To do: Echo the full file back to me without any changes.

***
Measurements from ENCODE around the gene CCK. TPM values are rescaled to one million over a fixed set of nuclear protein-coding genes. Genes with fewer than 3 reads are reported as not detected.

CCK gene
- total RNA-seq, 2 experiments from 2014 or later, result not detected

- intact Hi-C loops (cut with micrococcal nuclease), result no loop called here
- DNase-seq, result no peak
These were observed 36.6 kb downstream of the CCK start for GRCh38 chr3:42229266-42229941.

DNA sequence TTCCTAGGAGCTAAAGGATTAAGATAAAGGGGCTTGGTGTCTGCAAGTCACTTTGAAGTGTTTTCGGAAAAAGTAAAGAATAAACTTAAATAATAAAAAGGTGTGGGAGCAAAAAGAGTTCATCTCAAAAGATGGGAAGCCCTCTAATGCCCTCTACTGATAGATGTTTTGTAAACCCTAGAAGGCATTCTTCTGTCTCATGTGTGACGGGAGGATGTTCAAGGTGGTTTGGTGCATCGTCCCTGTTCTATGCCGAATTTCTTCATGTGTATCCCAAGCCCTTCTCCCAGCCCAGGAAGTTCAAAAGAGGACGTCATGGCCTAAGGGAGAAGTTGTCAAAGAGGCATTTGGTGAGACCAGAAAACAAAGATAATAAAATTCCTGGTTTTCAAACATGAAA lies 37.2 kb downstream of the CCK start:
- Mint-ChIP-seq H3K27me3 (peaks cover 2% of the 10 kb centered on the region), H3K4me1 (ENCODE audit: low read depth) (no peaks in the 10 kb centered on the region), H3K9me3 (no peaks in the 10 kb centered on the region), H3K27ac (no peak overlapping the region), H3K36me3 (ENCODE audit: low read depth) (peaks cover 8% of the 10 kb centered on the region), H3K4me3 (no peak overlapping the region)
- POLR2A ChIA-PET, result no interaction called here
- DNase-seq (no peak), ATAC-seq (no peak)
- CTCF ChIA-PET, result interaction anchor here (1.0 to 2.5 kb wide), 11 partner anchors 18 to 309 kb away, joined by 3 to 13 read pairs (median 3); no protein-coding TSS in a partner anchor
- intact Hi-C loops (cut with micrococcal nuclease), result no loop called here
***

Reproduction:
Measurements from ENCODE around the gene CCK. TPM values are rescaled to one million over a fixed set of nuclear protein-coding genes. Genes with fewer than 3 reads are reported as not detected.

CCK gene
- total RNA-seq, 2 experiments from 2014 or later, result not detected

- intact Hi-C loops (cut with micrococcal nuclease), result no loop called here
- DNase-seq, result no peak
These were observed 36.6 kb downstream of the CCK start for GRCh38 chr3:42229266-42229941.

DNA sequence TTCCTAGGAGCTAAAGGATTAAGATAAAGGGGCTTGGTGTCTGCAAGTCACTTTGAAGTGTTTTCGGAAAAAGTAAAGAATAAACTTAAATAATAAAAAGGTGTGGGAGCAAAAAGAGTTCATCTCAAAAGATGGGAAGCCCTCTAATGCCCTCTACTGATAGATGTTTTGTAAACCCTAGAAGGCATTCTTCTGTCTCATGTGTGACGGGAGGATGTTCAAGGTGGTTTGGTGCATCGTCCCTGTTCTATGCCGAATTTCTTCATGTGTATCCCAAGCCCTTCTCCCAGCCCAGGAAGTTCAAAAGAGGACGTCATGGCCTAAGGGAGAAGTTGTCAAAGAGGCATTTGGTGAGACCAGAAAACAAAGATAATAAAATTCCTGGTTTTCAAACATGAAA lies 37.2 kb downstream of the CCK start:
- Mint-ChIP-seq H3K27me3 (peaks cover 2% of the 10 kb centered on the region), H3K4me1 (ENCODE audit: low read depth) (no peaks in the 10 kb centered on the region), H3K9me3 (no peaks in the 10 kb centered on the region), H3K27ac (no peak overlapping the region), H3K36me3 (ENCODE audit: low read depth) (peaks cover 8% of the 10 kb centered on the region), H3K4me3 (no peak overlapping the region)
- POLR2A ChIA-PET, result no interaction called here
- DNase-seq (no peak), ATAC-seq (no peak)
- CTCF ChIA-PET, result interaction anchor here (1.0 to 2.5 kb wide), 11 partner anchors 18 to 309 kb away, joined by 3 to 13 read pairs (median 3); no protein-coding TSS in a partner anchor
- intact Hi-C loops (cut with micrococcal nuclease), result no loop called here